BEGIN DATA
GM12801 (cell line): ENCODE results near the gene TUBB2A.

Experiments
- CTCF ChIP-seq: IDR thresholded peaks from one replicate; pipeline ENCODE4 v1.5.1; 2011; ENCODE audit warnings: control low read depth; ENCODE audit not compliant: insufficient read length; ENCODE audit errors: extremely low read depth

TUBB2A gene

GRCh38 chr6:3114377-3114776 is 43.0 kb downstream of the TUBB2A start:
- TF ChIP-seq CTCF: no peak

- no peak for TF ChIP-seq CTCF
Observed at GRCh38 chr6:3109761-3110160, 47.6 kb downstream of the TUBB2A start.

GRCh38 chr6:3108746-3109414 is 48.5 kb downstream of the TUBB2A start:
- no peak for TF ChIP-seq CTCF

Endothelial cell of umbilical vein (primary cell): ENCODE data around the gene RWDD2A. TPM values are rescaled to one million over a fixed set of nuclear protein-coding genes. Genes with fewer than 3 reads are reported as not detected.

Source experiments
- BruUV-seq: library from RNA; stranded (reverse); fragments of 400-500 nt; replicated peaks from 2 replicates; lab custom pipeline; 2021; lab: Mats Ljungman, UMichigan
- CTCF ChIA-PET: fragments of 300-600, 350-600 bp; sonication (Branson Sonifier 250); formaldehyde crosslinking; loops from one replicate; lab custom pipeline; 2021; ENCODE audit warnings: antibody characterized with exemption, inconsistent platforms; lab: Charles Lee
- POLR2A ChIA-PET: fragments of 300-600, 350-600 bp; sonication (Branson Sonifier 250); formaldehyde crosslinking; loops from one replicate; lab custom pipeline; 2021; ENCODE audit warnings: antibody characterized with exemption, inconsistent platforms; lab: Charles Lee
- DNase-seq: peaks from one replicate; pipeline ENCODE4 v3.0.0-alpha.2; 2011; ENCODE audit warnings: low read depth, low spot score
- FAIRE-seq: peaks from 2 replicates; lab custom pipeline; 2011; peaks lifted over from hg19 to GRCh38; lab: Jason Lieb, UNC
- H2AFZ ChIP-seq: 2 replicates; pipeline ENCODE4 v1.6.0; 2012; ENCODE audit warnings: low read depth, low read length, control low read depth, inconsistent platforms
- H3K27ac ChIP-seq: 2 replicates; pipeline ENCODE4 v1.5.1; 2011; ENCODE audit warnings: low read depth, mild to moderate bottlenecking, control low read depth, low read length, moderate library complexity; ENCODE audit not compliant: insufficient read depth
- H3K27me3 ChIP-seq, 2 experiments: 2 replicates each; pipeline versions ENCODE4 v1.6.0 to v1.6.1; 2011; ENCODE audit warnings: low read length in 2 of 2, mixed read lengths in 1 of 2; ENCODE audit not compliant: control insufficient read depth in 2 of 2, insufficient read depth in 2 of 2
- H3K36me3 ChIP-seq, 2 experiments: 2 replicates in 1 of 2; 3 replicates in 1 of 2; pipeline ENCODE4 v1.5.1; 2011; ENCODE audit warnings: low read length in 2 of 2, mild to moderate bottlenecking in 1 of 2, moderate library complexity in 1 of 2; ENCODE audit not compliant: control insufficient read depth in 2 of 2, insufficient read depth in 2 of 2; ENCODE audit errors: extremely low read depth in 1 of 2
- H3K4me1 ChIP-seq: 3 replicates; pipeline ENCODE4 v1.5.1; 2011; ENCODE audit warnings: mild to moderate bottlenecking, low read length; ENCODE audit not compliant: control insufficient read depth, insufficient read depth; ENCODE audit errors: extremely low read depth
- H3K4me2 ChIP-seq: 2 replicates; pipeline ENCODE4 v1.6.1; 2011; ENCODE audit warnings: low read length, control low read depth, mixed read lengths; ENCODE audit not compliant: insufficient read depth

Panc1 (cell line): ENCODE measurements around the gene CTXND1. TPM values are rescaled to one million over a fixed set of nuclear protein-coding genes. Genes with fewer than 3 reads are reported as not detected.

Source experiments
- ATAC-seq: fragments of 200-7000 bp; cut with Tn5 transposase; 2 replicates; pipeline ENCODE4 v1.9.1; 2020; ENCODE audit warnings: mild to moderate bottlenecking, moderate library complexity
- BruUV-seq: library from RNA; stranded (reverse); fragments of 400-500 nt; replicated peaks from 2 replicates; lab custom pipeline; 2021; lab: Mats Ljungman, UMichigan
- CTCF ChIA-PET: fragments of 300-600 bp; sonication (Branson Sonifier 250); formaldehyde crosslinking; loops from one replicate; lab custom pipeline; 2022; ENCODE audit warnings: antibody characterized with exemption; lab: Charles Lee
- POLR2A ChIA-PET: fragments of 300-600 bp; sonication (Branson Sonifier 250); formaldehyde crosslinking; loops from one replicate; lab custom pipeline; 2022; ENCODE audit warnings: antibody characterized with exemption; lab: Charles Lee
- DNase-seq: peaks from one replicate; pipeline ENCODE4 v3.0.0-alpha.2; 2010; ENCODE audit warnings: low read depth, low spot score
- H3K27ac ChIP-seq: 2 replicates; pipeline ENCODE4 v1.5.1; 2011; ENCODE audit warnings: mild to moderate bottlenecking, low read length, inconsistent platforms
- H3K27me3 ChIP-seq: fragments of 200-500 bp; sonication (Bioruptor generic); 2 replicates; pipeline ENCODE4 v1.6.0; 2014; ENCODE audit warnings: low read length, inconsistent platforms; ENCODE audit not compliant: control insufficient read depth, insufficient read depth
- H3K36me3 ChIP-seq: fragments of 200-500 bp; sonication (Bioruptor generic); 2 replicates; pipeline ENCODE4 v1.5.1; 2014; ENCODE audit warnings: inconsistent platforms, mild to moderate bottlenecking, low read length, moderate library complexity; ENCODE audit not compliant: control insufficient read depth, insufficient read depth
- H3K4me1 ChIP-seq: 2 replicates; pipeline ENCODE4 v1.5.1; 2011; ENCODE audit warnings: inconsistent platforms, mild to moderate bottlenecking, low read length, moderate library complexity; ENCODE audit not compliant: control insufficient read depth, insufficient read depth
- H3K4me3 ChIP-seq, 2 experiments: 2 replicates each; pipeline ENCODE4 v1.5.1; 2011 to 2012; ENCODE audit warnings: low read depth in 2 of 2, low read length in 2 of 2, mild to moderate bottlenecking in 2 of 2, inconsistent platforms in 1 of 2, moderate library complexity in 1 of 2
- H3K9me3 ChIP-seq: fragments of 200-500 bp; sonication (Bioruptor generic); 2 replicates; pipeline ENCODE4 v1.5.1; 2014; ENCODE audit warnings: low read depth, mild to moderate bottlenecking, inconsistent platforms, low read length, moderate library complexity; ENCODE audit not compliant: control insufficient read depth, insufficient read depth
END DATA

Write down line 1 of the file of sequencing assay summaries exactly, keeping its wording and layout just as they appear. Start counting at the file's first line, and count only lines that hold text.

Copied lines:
GM12801 (cell line): ENCODE results near the gene TUBB2A.